Truly Loving Yourself

No one harms you as much as you harm yourself, and it’s done through your own unguarded thoughts. The essence of life is to truly learn to love yourself unconditionally so you can in turn love others.

For forty nine years I did things to myself that I wouldn’t allow anyone to do to me. Not all of these were glaring self destructive actions, some were in the form of very subtle thoughts, but it was harmful none the less. If I truly loved myself, I would have never done this, but I didn’t know any better so the self sabotage behavior was the norm. I’m not talking about lip service love here, I’m talking about genuine unconditional love where there is absolutely no judgement whatsoever. Love is a word that is given more lip service than actual action. You will never truly love your neighbor if you don’t really understand how to love yourself and this is because you can never be anything different than what you are in any given moment.

Everything I do is done because I’ve learned what behaviors are loving and which ones aren’t. I love myself to the point where I don’t want to not only cause harm to me, but I also don’t want to harm you. Although it may seem that I share to help others, it’s only partially so. I share because it reinforces the love I have for myself. This isn’t an ego thing, it’s about learning how we are our own worse enemy, that is until we aren’t. There was no greater harm done to me by anyone than what I did to myself, but in the space of quietness I have learned to stop doing this. To me life isn’t about being good, moral, honest, or any other story that can be made up, it’s one thing and one thing alone, that’s to truly learn to love yourself unconditionally so you can in turn love others.

Michael Cupo
I grew up in Newark, New Jersey, one of six children. I have been married for 25 years. I own a home, and I have two children. I have been at the same job for 28 years. I am the happiest I have ever been and it is all because of the Love that has always been in my life. I attribute all that has happened to me to that Love. None of what has transpired in the last five years of my life has anything to do with any accomplishments on my part. There was always a lot of love in our home as I grew up, but for reasons unknown to me at the time I was always in trouble. I was at the top of my brother-in-law’s “Who My Sister Shouldn’t Marry” list. I drank alcoholically, gambled, abused drugs and painkillers. I bounced from relationship to relationship. Even after I stopped abusing alcohol and drugs in 1987, my so-called outer troubles stopped, but my self-centered behavior never changed. All I did was substitute one compulsion for another. Although my addiction became more respectable—taking the form of material possessions—I was still trapped, migrating restlessly from one obsession to another. I went to Twelve Step meetings, derived some benefit from them, and then fell away. My loved ones got me into de-tox and rehab programs. But once I was released, the cycle of insatiable craving started all over again. This cycle seemed to work for me . . . until it didn’t. And then my life changed — not instantly or magically, but profoundly. I share this change in It’s Monday Only in Your Mind: You Are Not Your Thoughts. I discovered that I wasn’t dependent upon a substance or activity, but ruled by my ego. My need to reach outside myself for fulfillment was created by a false perception of deficiency. If this sense of lack didn’t exist in me, there wouldn’t have been a need to reach and grasp. My credentials for writing this book are simply that I live this change each day. My view of life is so different from the way it used to be. Through the practice outlined in my book, I have learned to quiet my mind enough to allow my heart to open. The quieter my mind becomes, the more Love becomes the default setting of my life. This is truly a modern-day miracle, a miracle that can happen to anyone who has the urge to change.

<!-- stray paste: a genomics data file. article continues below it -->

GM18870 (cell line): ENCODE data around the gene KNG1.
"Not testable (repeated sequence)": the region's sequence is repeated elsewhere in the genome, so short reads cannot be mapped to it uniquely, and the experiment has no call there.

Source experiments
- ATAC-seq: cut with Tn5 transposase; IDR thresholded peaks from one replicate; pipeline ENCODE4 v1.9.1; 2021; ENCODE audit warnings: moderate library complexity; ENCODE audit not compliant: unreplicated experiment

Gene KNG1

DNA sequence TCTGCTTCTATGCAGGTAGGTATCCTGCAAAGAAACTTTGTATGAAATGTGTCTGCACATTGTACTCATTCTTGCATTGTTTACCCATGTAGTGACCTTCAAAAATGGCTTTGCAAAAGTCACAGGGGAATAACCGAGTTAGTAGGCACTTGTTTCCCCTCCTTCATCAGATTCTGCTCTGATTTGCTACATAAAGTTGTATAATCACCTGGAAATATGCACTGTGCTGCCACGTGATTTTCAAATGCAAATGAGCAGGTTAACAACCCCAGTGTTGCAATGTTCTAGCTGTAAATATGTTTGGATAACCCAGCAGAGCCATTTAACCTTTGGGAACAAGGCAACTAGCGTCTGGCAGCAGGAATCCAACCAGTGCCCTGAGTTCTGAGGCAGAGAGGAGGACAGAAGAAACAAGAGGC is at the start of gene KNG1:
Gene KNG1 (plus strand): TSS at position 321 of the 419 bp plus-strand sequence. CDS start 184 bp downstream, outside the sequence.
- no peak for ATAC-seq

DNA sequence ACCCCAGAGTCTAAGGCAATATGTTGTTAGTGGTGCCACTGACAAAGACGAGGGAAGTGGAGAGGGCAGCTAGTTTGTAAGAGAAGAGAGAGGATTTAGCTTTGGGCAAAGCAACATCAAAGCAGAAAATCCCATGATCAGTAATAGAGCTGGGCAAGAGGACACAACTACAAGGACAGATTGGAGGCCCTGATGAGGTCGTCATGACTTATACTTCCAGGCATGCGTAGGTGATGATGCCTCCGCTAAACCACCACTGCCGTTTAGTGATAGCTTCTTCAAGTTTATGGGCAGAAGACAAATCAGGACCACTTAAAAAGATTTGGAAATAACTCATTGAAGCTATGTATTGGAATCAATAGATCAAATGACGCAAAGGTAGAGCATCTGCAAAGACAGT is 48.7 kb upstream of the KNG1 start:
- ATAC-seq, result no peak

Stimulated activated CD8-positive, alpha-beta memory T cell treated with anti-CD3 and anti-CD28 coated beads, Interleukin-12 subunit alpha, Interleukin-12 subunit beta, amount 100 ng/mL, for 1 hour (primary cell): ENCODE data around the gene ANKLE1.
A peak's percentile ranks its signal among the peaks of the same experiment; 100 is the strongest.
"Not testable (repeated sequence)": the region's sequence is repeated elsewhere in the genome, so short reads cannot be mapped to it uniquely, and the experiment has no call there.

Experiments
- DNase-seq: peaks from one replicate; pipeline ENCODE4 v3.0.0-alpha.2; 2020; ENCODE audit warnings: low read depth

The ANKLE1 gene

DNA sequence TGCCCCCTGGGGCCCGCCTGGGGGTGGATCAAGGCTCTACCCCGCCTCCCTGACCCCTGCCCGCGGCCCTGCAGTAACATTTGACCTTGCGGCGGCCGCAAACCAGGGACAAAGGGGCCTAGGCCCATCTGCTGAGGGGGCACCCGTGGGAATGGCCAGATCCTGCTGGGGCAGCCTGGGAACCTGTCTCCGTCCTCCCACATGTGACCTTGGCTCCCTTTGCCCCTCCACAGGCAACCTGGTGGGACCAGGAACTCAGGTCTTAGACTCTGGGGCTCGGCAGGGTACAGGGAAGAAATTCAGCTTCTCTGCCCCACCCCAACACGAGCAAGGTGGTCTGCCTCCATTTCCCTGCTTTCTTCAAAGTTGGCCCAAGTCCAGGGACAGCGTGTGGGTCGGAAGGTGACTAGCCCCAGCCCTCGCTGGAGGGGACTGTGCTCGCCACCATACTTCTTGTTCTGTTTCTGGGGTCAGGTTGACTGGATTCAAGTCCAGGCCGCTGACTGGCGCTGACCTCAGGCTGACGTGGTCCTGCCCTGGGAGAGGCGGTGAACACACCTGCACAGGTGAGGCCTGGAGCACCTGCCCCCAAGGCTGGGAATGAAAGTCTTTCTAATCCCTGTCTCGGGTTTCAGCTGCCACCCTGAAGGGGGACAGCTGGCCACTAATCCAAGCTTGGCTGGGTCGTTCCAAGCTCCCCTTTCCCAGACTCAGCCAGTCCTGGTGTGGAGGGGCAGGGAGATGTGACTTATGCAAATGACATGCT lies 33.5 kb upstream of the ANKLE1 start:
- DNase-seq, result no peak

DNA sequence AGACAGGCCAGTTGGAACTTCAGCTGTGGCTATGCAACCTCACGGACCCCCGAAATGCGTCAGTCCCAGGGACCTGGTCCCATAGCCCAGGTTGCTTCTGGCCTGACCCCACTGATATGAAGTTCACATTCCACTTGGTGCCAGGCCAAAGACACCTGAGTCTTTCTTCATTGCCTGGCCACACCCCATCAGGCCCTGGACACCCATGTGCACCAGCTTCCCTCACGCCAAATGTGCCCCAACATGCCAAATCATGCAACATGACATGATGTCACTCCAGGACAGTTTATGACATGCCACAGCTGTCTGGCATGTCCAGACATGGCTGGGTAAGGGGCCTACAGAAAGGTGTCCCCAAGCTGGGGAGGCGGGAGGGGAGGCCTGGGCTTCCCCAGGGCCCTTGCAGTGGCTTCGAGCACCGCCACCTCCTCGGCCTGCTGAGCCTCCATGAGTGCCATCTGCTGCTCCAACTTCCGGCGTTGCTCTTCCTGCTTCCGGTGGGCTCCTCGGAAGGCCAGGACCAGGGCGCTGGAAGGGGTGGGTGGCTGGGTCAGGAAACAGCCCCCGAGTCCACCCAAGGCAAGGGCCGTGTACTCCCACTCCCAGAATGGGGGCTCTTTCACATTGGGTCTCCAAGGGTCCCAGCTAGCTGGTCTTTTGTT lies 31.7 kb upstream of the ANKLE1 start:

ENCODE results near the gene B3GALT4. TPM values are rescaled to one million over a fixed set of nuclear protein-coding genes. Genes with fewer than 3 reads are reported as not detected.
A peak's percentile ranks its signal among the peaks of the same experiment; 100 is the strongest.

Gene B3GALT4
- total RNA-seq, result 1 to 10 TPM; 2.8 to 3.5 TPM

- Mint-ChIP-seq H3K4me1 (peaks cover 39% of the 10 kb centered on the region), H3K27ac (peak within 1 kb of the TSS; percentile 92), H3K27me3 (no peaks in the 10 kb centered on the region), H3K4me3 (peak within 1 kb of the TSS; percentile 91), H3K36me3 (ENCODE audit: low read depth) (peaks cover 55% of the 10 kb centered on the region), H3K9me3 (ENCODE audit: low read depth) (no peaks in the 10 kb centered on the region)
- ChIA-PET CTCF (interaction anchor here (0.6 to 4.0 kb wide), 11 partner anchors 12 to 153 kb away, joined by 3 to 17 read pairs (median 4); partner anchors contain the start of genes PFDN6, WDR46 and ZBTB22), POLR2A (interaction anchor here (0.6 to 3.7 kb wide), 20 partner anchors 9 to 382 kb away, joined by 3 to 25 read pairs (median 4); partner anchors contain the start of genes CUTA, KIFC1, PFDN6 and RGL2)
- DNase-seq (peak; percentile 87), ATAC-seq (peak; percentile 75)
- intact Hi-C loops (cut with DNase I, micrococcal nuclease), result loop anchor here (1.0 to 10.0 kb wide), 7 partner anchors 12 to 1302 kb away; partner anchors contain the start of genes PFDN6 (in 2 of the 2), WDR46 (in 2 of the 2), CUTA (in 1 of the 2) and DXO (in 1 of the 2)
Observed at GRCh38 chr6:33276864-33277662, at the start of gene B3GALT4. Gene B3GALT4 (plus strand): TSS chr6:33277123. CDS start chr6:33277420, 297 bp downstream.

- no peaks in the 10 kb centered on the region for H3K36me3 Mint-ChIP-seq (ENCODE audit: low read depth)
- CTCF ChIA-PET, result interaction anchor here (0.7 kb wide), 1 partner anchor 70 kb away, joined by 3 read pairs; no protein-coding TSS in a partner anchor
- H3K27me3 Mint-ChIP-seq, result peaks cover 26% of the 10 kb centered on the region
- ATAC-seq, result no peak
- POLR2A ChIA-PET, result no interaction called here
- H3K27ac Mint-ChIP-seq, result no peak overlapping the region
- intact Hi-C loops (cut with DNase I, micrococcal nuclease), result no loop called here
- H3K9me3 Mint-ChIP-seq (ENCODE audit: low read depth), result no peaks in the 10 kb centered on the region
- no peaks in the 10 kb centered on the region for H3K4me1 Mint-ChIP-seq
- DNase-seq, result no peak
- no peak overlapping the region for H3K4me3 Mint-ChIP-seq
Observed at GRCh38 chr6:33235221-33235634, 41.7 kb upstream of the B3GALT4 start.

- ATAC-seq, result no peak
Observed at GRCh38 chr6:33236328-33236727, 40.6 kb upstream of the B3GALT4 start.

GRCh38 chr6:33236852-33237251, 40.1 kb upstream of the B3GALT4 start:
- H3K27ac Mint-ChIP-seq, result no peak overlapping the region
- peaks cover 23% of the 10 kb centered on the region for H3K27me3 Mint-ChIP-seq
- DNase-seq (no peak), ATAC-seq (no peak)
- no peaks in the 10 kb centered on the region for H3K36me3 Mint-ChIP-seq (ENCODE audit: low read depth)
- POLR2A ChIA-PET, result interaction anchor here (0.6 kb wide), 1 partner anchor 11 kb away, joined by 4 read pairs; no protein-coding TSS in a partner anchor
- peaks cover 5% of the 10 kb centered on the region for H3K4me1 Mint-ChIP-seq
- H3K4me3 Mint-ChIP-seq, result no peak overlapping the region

Michael Cupo

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